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I want to set up a class that will abort during instance creation based on the value of the the argument passed to the class. I've tried a few things, one of them being raising an error in the __new__ method:

class a():
    def __new__(cls, x):
        if x == True:
            return cls
            raise ValueError

This is what I was hoping would happen:

>>obj1 = a(True)
>>obj2 = a(False)
ValueError Traceback (most recent call last)

obj1 exists but obj2 doesn't.

Any ideas?

share|improve this question
shouldn't you override __init__(self, ...) instead? – matt b Oct 5 '10 at 21:12
@matt b. It's not as semantic if then intent is to stop object creation. It does work though. – aaronasterling Oct 5 '10 at 21:28
@AaronMcSmooth: Why would raising an exception in __new__ be preferable to raising one in __init__. The result seems the same to me and __init__ is where all the other initialization code goes. Why shouldn't this go there as well? – Arlaharen Oct 5 '10 at 22:04
@Arlaharen. because it's not initilization code. It's conditional construction code. It seems like __init__ should only throw an exception if it runs into trouble initializing the instance. Here, it's an explicit test that's being done. I'm probably just quibbling though. I would say that if you want to do it in the initializer, just try to use whatever x is and let that raise an exception or go through. – aaronasterling Oct 5 '10 at 22:38
I really think that the advice one would want to give in general is to treat __init__ as the constructor. If the construction of the object needs to be aborted, for any reason, it works just as well to raise an exception there. Overriding __new__ is very rarely needed and for everyday normal classes I think it should be avoided. Doing so keeps the class implementation simple. – Arlaharen Oct 6 '10 at 14:06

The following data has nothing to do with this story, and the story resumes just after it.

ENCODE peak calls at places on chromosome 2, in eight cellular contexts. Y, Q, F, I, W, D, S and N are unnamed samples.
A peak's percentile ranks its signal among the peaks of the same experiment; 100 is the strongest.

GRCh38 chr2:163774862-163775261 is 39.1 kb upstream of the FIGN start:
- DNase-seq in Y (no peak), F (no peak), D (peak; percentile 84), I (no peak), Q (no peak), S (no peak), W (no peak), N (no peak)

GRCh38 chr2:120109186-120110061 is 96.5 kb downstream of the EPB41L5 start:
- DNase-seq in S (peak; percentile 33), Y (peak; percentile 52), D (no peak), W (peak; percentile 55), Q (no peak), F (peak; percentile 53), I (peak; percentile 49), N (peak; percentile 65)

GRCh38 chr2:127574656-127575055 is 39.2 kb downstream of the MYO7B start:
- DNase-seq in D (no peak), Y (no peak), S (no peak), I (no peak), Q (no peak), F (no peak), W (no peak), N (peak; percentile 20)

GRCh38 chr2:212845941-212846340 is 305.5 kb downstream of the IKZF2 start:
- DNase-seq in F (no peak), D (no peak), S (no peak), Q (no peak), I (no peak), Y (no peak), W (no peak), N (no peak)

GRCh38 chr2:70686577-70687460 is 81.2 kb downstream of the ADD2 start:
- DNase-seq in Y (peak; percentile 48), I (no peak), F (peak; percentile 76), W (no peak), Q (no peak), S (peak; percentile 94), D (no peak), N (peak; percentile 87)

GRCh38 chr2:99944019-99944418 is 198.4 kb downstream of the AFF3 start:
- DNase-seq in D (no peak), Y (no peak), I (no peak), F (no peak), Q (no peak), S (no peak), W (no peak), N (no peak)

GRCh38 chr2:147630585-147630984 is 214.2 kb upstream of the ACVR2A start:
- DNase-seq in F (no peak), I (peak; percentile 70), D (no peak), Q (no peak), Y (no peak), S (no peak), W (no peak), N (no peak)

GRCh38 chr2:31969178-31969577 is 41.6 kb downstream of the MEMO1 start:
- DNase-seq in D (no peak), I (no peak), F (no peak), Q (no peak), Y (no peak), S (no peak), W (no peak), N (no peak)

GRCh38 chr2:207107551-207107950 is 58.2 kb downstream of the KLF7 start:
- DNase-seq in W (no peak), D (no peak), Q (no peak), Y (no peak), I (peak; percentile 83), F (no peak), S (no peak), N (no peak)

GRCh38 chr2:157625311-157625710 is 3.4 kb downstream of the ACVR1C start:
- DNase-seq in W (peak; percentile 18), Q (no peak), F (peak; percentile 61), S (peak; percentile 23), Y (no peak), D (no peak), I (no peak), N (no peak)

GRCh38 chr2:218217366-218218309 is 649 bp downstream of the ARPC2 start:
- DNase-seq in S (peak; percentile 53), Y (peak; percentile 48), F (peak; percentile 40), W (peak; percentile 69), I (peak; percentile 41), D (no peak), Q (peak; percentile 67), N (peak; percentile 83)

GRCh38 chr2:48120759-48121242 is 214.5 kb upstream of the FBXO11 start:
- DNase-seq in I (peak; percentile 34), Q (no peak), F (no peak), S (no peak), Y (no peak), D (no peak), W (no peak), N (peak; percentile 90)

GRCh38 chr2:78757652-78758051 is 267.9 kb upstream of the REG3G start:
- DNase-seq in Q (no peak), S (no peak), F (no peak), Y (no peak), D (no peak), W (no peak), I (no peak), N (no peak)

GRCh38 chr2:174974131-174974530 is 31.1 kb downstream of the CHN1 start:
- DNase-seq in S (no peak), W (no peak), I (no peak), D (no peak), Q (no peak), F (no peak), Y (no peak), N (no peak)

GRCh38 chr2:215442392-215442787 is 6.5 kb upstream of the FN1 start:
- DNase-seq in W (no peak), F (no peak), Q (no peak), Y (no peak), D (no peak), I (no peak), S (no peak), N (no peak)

2 Answers 2

up vote 11 down vote accepted

When you override __new__, dont forget to call to super!

>>> class Test(object):
...     def __new__(cls, x):
...         if x:
...             return super(Test, cls).__new__(cls)
...         else:
...             raise ValueError
>>> obj1 = Test(True)
>>> obj2 = Test(False)
Traceback (most recent call last):
  File "<stdin>", line 1, in <module>
  File "<stdin>", line 6, in __new__
>>> obj1
<__main__.Test object at 0xb7738b2c>
>>> obj2
Traceback (most recent call last):
  File "<stdin>", line 1, in <module>
NameError: name 'obj2' is not defined

Simply returning the class does nothing when it was your job to create an instance. This is what the super class's __new__ method does, so take advantage of it.

share|improve this answer

Just raise an exception in the initializer:

class a(object):
    def __init__(self, x):
        if not x:
            raise Exception()
share|improve this answer
__init__ is not the constructor, it is the initializer. You're thinking of __new__ – Daenyth Oct 5 '10 at 21:20
this works too. not as nice though – aaronasterling Oct 5 '10 at 21:35

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